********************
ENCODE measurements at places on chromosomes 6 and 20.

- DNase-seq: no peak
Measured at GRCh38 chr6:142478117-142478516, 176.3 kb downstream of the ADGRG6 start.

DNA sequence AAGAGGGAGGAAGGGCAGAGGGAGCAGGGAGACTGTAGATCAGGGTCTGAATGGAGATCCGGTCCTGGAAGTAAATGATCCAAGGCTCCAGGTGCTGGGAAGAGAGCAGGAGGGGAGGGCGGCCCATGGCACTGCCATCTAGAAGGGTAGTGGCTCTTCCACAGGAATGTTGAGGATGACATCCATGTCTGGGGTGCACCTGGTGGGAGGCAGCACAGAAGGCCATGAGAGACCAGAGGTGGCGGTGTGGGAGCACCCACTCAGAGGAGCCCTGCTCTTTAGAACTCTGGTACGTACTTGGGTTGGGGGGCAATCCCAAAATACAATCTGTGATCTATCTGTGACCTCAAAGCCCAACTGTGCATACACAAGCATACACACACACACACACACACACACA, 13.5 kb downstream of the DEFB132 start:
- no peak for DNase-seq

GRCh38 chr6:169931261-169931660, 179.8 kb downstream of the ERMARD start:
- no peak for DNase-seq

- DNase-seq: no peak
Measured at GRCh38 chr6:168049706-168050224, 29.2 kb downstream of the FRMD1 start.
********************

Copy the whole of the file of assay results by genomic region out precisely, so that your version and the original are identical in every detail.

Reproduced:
ENCODE measurements at places on chromosomes 6 and 20.

- DNase-seq: no peak
Measured at GRCh38 chr6:142478117-142478516, 176.3 kb downstream of the ADGRG6 start.

DNA sequence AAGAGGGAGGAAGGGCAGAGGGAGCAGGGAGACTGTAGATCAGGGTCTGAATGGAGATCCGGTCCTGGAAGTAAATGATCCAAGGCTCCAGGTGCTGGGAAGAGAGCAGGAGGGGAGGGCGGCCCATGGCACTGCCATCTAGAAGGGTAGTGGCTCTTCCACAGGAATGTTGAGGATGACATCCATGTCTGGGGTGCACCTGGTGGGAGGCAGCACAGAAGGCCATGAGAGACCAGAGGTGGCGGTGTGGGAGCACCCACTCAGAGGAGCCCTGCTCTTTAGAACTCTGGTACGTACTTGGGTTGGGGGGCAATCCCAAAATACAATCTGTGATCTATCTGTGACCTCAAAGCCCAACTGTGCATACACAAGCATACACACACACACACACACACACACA, 13.5 kb downstream of the DEFB132 start:
- no peak for DNase-seq

GRCh38 chr6:169931261-169931660, 179.8 kb downstream of the ERMARD start:
- no peak for DNase-seq

- DNase-seq: no peak
Measured at GRCh38 chr6:168049706-168050224, 29.2 kb downstream of the FRMD1 start.